China wants friendship with Nepal, but not at the cost of ties with India

MP Rabindra Adhikari is a member of Prime Minister KP Oli’s delegation to visit China. Onlinekhabar contacted Adhikari to ask him how the Chinese have reacted to recent developments in Indo-Nepal relations.

You are in Beijing at the moment. What has been the Chinese stance on Indo-Nepal relations?

The Chinese are cautious about India’s concerns while Beijing deepens ties with Nepal. They are not going to ignore India’s concerns to sign any deal with Nepal. They think that this is in Nepal’s interest as well.

The link road concept, which the Chinese have proposed, needs cooperation from China’s neighbours. The Chinese understand that if its neighbours are not strong and developed, there would be no meaning in it being the only strong and developed country in the region.

That is why China wants to cooperate with as many countries in the region possible and help them develop economically. China keeps this in mind when it conducts its ties with India also .

Did they (the Chinese) speak their mind in unambiguous terms?

During the course of our conversation, they were alluding to this. They want to develop the Silk Road which will connect countries like Bangladesh with Africa and Europe.

Until two decades ago, Sino-Indian trade was not significant. But in the past few years, volume of trade between the two countries has increased. China also gives importance to its trade with India.

The inter-country corridor project, which involves both India and Nepal, is also a priority for India. I think the Chinese are in favor of Nepal’s development.

What are China’s concerns in Nepal?

The only special concern they have is about Nepal’s One-China policy. They want Nepal to remain committed to it. They do not want betterment of ties with Nepal to have bearing on their relations with India. During this visit, their focus was on the One Belt, One Road project. They want it to be completed within 2050.

What was their interest in development projects in Nepal?

I think its hydropower. They have said that they are ready to help build projects, and look for market.

But during the course of the visit, not a single hydropower project deal was signed. Why so?

We have talked to them in detail about hydro. Budhi Gandaki, Arun III and other rivers are being discussed. The issue of hydropower and roads will figure in the joint statement, which will be issued soon. The Chinese are in no mood to sign any agreement which has not been thoroughly prepared.

For any agreement to take place, the infrastructure, the legal provisions and logistics need to be manged first. Instead of going forward in haste, we should conduct detailed studies and explorations, that is what the Chinese are saying.

When news came that Nepal and China have signed a transit treaty, this issue was given utmost importance by the Indian media. Does India have reasons to be alarmed>

The agreement is a big deal. The Chinese believe that China cannot develop without deepening ties with India. Now India should also understand that it can develop only when its neighbours are prosperous. India cannot go at it alone.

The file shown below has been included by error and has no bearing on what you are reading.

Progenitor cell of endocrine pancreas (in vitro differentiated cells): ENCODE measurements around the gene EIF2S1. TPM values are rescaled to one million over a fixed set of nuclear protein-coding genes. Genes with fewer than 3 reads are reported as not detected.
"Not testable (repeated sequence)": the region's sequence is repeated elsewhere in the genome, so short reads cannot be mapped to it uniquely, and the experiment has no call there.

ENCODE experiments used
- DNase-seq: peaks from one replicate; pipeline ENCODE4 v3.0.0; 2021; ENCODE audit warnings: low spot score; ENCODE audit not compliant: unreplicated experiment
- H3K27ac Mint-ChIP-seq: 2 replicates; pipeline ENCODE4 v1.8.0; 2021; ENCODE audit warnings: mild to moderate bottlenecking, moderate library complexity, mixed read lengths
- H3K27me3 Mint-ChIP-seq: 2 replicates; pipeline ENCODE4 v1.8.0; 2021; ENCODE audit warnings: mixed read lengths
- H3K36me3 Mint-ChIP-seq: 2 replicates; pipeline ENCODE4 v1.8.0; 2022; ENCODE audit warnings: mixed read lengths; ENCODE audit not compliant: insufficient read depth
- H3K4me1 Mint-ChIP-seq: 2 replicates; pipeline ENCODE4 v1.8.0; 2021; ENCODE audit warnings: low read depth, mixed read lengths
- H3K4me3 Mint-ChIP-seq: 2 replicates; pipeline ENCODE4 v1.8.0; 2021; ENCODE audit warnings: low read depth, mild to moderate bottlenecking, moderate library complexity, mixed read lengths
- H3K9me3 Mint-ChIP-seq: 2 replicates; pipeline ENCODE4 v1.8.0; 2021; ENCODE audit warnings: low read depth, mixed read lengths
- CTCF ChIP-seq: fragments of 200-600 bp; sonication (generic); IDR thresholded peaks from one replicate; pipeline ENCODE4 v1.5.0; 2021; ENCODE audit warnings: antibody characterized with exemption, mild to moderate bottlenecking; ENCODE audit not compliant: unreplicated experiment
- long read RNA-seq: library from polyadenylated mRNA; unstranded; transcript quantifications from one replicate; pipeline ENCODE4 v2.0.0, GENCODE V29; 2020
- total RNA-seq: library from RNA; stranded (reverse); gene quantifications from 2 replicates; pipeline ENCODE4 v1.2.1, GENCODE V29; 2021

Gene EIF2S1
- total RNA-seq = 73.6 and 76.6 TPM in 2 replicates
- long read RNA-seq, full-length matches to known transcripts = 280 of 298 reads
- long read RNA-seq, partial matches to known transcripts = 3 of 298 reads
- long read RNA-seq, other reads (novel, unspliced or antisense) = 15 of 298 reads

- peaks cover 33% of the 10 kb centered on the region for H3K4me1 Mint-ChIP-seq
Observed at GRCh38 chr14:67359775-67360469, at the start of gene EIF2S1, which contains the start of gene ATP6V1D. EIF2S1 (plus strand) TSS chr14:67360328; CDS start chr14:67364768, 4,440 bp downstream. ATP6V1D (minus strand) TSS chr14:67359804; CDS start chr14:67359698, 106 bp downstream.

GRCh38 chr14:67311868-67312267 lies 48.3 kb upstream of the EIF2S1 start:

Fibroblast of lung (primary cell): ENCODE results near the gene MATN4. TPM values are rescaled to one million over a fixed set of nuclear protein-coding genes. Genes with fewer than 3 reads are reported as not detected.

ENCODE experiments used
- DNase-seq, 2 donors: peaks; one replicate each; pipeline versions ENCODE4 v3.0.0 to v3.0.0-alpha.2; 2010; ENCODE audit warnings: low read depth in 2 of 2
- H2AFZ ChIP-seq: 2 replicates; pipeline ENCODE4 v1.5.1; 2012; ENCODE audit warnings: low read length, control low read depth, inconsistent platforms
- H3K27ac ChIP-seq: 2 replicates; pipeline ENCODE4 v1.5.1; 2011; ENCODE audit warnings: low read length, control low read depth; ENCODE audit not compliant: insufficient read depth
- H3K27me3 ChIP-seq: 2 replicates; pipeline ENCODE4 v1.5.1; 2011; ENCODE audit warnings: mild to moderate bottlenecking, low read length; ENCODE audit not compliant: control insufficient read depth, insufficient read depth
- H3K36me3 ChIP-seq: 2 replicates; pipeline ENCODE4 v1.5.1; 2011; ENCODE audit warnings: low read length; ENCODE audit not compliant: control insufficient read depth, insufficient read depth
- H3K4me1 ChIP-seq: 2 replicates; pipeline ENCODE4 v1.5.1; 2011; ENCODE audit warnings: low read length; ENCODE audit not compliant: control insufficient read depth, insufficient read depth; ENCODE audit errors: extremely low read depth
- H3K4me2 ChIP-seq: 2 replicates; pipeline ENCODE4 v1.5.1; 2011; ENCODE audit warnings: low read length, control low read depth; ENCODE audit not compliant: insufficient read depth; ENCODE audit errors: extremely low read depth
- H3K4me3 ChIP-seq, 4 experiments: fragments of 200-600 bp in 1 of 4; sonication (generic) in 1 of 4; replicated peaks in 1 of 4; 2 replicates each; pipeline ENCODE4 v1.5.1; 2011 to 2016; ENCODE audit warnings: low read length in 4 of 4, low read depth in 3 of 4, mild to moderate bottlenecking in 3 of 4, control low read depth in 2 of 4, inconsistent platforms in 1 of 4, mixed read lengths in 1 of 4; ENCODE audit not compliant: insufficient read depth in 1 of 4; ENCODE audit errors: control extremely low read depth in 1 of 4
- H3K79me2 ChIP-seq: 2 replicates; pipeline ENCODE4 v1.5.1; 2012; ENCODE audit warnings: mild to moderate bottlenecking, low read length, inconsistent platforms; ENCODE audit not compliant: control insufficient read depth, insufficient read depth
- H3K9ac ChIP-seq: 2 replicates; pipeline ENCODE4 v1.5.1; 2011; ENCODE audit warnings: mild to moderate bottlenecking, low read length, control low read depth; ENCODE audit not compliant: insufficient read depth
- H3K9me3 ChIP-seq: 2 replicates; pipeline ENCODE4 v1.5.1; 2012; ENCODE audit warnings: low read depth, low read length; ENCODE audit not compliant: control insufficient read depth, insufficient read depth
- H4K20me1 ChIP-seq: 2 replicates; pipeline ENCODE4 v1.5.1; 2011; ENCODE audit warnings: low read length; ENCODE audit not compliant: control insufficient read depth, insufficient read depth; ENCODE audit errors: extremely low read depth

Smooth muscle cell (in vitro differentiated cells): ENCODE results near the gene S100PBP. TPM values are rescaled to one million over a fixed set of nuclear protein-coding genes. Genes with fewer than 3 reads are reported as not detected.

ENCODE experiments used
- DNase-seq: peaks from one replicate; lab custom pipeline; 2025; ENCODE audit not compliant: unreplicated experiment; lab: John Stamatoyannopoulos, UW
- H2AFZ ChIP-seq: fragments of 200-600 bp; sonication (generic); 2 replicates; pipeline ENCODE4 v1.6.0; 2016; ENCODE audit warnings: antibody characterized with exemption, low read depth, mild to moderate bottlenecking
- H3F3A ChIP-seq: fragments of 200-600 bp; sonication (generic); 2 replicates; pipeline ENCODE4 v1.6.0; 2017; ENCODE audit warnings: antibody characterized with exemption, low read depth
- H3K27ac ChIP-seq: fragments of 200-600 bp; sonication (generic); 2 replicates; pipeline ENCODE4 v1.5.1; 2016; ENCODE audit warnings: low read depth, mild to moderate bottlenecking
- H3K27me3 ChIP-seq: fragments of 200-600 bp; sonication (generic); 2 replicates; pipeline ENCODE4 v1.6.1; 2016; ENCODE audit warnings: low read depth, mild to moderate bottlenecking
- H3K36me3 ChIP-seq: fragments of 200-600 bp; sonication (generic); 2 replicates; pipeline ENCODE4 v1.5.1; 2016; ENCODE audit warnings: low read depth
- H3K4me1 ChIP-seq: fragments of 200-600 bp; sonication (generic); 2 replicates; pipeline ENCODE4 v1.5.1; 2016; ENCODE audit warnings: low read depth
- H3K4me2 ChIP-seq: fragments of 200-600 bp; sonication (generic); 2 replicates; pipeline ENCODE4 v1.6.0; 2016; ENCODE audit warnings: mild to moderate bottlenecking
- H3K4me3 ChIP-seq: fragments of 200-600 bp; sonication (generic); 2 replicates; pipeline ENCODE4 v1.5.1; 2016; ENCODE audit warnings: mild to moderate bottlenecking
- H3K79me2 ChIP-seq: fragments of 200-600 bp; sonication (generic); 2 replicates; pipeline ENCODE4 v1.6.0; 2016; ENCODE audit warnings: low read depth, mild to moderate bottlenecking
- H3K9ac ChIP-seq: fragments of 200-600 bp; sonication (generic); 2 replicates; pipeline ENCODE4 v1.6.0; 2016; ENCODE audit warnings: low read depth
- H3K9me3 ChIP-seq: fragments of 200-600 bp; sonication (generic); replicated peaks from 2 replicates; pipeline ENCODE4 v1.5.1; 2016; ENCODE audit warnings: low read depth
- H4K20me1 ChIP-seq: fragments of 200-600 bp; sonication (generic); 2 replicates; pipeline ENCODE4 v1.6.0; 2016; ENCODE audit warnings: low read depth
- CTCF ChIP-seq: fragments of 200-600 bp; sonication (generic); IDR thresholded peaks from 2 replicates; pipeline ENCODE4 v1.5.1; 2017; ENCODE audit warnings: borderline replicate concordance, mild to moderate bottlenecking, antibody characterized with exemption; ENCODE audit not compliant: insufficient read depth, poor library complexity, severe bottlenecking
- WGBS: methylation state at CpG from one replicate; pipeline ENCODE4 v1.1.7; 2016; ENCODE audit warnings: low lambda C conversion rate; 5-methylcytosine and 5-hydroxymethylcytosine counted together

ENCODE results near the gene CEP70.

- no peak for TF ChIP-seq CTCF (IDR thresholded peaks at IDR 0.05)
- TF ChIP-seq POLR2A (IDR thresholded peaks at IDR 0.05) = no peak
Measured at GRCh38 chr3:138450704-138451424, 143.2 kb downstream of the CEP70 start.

The Chinese want bilateral ties with Nepal to improve. But Indians have no reason to be alarmed by this. We have our right to transit, which has been recognised internationally. We have no obligation to just use Indian territory for trade with the outside world. When it comes to a deal on import of fuel, an agreement will be signed after everyone is well prepared for it.

But Nepal did not sign a petroleum deal with China. Why so?

The important thing here is that we have a deal with the Indian Oil Corporation. The conditions are such that it is not possible to get all the fuel we need from China. That is why for now, India is where we need to get our fuel from. We need to inform the IOC 60 days in advance, if we are to sign another import deal. We do not want to do that.

What will we do if there is another blockade? 

That is a different issue. If India imposes a blockade, we have created conditions under which we can import fuel from a third country via China. Now we do not need to rely only on India. But there are many things that need to be resolved before we can actually do that. That is why the Chinese have exercised lot of restraint and shown maturity.

Even if we sign a fuel deal, we are not sure which route to use, and which border crossing to utilise. All these things need to be finalised.

So the Chinese explicitly told you not to spoil ties with India?

It is not possible for us to ignore India and side with China. We need to address the concerns of both Indian and China. The ties between Indian and China have advanced so rapidly that nothing is going to happen just because we want it to happen. There are opportunities for us to promote trilateral cooperation. We should make full use of this.

We need a balanced approach. We should not side with China when our ties with India deteriorate, and the same goes for India. We are heavily dependent on India.

What was China’s take on Madhesh?

China’s concern is Nepal’s overall development. It is wrong that China should be involved only in the hills and India in the planes. China is concerned equally about both the hills and Madhesh. But Nepal needs to give special considerations to their security concerns.

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